Surviving the “kindergarden admission” ordeal

I have been bugging Surabhi Pande Pant to share her motherhood experiences on MommyBegins. And she finally conceded. Yay.

She has 2 beautiful and absolutely adorable girls who keep her on a spin 24×7. Her younger daughter is about to start school and we all know how difficult the process of search-selection–preparation-admission is. So here’s how this mommy cracked the school admission ordeal without traumatising herself or her daughter.


Our search for a school began when our dear daughter (DD) was just about 1.5 yrs old. With forms submitted, we eagerly awaited an interview call, which would be sometime – a year later. Fast forward- YES, the day finally did come.
We were going to have an interview, for which my now 2.5 yr old was all prepared for — nursery rhymes to alphabets to colours to shapes and many more such ‘ must know’ things. But, of course being an international school, it turned out to be an observation based interview.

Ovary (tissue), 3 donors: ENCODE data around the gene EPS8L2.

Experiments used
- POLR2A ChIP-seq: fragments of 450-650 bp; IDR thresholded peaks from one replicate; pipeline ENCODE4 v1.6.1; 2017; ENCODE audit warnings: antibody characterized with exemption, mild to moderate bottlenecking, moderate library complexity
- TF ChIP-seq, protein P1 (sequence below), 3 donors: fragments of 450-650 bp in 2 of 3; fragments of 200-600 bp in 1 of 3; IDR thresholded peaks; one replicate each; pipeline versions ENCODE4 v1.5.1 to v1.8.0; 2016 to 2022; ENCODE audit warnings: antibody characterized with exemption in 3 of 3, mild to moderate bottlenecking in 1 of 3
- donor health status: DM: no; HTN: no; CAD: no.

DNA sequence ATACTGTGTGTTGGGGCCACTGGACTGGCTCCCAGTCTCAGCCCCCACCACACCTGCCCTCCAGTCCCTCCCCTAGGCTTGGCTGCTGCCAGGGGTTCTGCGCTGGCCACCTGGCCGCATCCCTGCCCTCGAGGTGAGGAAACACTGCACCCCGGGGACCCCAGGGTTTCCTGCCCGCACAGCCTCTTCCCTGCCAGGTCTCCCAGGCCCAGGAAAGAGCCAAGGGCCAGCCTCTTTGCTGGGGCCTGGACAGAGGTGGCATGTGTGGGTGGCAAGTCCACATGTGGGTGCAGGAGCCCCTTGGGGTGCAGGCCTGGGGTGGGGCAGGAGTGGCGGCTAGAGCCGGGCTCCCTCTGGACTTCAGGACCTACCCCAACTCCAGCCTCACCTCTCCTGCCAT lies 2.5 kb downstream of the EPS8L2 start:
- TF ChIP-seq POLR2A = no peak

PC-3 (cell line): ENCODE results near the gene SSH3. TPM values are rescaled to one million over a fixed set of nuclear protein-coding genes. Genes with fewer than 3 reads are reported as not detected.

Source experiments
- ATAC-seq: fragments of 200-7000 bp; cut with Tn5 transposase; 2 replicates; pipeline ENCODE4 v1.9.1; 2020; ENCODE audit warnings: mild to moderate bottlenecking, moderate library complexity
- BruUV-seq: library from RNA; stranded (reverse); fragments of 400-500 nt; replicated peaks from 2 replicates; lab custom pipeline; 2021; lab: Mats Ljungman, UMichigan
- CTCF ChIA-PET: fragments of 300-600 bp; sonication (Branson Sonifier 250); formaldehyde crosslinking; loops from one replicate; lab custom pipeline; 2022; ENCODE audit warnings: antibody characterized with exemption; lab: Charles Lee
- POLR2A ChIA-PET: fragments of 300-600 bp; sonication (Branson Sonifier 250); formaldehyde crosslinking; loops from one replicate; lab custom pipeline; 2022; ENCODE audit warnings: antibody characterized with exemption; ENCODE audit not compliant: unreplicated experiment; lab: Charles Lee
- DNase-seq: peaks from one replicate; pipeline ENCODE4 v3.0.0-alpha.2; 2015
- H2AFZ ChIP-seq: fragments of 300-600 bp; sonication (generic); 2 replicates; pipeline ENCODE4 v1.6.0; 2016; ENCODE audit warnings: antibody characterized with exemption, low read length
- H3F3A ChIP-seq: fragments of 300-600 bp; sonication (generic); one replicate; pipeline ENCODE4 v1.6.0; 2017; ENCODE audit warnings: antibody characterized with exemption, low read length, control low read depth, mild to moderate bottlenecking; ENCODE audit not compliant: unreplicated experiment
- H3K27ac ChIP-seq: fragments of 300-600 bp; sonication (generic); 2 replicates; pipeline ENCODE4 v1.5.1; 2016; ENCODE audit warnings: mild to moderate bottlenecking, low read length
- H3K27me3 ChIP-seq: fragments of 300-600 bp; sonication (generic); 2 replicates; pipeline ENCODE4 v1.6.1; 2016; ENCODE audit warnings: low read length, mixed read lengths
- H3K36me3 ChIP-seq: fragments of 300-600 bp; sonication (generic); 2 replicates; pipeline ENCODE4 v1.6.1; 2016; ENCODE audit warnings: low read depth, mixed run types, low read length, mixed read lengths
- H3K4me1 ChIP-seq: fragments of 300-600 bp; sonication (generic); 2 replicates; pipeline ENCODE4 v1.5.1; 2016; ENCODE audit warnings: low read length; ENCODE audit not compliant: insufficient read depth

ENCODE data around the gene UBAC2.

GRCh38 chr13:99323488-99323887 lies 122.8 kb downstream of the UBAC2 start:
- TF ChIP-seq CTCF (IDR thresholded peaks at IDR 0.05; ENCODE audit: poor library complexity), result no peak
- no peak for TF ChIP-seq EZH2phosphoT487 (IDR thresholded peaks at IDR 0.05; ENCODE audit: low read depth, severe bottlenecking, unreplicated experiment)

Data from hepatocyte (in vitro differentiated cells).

I walked into the nursery classroom, holding little hands of my daughter in my nervous sweaty hands. My daughter was greeted by a teacher with a big warm smile and a ‘ hi-five’. The kids were encouraged to play with the various options that were placed in front of them – play dough, water play, blocks, paints, toys etc. The teachers just sat at the far end of the class making observations. With fear gripping me about what my daughter would do next, I looked around for her. She had comfortably seated herself by the blocks and begun making a tower. She even managed to exchange a few smiles and play along with a couple of kids.
At the end I walked out of the classroom like a proud mommy. No, we didn’t get through the interview (actually results are still awaited), but only a toddler’s Mum would know that it’s like a battle won, if your child didn’t fight for a toy or throw a major fit over some insignificant thing.
That day indeed was more like a test for me, but for now as I write my experience down, it only brings a big smile to my face- a smile of relief indeed.

You did good Mommy. Keep us posted on that admission call.